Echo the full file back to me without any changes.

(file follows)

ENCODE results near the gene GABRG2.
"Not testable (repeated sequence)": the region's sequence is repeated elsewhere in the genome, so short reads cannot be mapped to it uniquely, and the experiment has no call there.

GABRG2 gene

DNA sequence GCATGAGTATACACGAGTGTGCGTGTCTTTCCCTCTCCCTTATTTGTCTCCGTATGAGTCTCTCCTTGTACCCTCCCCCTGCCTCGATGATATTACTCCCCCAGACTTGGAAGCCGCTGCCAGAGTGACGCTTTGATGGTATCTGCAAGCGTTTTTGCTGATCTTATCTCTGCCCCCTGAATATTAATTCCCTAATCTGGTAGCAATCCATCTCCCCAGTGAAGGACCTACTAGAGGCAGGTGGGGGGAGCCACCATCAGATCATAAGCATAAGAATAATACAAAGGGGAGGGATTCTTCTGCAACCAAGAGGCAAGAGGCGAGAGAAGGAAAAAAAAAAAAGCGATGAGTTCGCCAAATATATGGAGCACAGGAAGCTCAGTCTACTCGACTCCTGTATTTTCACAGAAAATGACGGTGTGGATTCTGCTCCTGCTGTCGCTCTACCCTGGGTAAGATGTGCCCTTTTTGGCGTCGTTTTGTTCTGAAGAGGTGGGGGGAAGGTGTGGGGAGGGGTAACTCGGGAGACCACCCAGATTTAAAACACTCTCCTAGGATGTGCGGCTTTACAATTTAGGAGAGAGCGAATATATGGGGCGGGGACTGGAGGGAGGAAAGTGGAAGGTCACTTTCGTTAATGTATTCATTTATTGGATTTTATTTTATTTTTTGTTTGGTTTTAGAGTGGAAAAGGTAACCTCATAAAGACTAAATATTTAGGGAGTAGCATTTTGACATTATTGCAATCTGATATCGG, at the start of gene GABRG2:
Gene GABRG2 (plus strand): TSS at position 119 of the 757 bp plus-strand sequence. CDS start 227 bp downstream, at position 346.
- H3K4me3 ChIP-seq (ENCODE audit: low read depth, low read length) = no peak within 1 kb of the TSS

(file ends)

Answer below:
ENCODE results near the gene GABRG2.
"Not testable (repeated sequence)": the region's sequence is repeated elsewhere in the genome, so short reads cannot be mapped to it uniquely, and the experiment has no call there.

GABRG2 gene

DNA sequence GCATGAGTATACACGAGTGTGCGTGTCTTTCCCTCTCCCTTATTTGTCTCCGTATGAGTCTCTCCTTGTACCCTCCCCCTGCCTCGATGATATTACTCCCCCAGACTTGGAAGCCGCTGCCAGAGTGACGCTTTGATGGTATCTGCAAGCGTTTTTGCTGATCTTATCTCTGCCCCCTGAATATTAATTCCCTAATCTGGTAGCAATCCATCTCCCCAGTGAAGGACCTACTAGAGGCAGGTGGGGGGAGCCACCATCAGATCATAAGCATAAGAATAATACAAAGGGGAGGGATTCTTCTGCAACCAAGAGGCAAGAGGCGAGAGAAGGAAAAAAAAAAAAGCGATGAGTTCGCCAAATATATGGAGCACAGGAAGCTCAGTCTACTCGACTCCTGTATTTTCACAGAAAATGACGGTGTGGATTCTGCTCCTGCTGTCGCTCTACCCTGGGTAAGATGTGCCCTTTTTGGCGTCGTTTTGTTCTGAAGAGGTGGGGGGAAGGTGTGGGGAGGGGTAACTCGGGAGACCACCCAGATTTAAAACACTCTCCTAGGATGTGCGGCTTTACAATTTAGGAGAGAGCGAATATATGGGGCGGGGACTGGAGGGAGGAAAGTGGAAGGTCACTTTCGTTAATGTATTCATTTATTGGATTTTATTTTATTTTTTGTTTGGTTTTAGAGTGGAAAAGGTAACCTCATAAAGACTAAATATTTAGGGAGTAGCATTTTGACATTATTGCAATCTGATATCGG, at the start of gene GABRG2:
Gene GABRG2 (plus strand): TSS at position 119 of the 757 bp plus-strand sequence. CDS start 227 bp downstream, at position 346.
- H3K4me3 ChIP-seq (ENCODE audit: low read depth, low read length) = no peak within 1 kb of the TSS